So, with the supplies safely delivered, we revised our plans and decided to go visit the secondary schools in Maniche where several of our graduates are continuing their studies.  We wanted to find out whether our students measure up to students in other local schools: Are they adequately prepared by the education we offer?  We stopped at two schools, spoke with the headmasters, and came away with very good news.  Our students we performing at least as well as those from other schools, and some were doing much better than their classmates.  In fact, one of the headmasters said they look forward to students from St. Augustine (our school) because the school has such a good reputation.  It was great to get the information from unbiased sources; the third-party credibility carries a lot of weight. 
In the last secondary-school visit, our daily miracles continued (building on the divine success of the donkey crossing).  First was the miracle of hospitality.  Apparently, the headmaster took seriously the Biblical command to treat strangers as if he were “entertaining angels unawares” (Hebrews 13:2).  We had asked if we might stop in his schoolyard to eat the lunch that had been packed for us at Hosanna House.  Oh, no – he took us upstairs to his own home in the floor over the classrooms.  He ushered us into a sitting room and dining room that were immaculate, set to receive company, with marble tile on the floor and lovely decorations on the walls.  (Even better in the moment was the fact that the bathroom was similarly appointed; and it had been four hours since the truck ride began.)  Miracle #2 was of lesser grandeur but just as much appreciated:  No boiled hot dogs this time but the tasty chili con carne that Hosanna House packs on good days.  Miracle #3 was the best of all.  The lunch packed for us was intended to feed a group of eight.  We had eight Styrofoam plates, eight forks, one bag of the omnipresent stale hot-dog-bun bread, and eight packages of crackers.  But by that time in our day’s journey, we were now 16, with the addition of Pere Colbert, a translator, the construction supervisor, our headmaster Samuel, the 5th grade teacher Homer, and other hangers-on.  So, it was time for Jesus and the feeding of the 5,000.  We shared plates; we slopped up chili with bread and crackers rather than forks; we emptied out our backpacks of the protein bars and peanut-butter crackers we had brought.  Everyone was served, everyone had enough, and there were leftovers of everything.  We shouldn’t have been surprised – this is not exactly a new storyline.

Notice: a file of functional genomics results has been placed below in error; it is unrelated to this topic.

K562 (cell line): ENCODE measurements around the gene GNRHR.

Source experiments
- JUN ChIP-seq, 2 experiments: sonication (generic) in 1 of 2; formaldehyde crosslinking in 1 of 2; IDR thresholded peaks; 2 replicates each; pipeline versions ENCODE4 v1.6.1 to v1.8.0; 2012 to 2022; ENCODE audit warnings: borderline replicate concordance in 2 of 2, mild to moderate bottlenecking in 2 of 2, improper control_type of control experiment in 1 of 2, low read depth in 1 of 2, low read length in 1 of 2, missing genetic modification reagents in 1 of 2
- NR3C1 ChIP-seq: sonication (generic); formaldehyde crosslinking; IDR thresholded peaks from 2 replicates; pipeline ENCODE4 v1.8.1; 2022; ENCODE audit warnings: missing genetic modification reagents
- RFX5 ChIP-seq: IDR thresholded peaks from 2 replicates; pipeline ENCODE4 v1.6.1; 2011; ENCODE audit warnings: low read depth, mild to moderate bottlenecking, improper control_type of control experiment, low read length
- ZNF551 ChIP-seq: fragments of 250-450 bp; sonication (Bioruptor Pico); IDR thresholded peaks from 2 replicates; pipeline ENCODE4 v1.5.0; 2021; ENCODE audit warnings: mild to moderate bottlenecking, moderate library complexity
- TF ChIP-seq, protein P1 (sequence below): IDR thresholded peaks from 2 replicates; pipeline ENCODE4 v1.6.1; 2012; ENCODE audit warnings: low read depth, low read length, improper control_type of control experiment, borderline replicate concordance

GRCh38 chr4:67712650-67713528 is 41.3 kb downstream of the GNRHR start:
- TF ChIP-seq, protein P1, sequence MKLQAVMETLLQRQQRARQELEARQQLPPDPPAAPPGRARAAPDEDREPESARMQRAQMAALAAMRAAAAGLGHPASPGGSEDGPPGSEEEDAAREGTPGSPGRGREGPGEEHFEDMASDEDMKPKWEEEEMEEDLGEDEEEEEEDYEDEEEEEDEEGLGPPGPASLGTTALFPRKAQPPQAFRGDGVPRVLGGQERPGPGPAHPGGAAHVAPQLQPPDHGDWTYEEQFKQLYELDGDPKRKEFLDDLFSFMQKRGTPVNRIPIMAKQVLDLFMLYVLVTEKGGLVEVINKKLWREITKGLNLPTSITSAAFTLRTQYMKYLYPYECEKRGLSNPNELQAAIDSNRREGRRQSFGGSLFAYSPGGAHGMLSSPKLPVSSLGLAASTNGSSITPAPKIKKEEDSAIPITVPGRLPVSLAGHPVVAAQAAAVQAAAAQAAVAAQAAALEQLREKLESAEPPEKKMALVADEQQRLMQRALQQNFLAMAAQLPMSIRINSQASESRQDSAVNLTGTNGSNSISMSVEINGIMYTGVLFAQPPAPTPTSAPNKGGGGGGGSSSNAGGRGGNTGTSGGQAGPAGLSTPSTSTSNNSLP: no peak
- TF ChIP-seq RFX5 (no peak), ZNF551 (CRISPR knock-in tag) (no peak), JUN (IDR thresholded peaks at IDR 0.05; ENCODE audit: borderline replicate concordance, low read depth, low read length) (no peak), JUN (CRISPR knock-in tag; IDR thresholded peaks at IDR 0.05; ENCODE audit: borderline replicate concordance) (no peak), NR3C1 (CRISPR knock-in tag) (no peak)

Then, on the way back from Maniche to Cayes, we stopped at a local tourist attraction.  (Yes, there are such things in Haiti.)  Tucked away in the mountains, down an even worse road than the previously even-worse road we’d been taking, was a waterfall – a glorious waterfall.  It’s significant enough that the Haitian government is in the process of building a concrete viewing platform there (though, frustratingly, not doing anything yet with the path down the muddy hill leading to it).  The scene was glorious, and I realized why they give you raincoats at Niagara Falls.  We stood there, getting wet, enjoying the cool break, and marveling at the contrast that is so deeply a part of the Haitian reality:  The presence of breathtaking beauty around one corner and squalor around the next.  Of course, it’s all about what you choose to focus on, because neither one defines the country.  Instead, what defines the country is the reality that God is in the midst of all of it – creating the beauty, suffering with the poor, inspiring those who would change broken and corrupt systems.  As that alternate Lord’s Prayer puts it, “Earth-maker, Pain-bearer, Life-giver.”  That is the God who is known and worshipped deep and wide here, from churches to tap-taps to signs at cashier windows.  The fundamental reality of Haiti, maybe, is this:  that God is.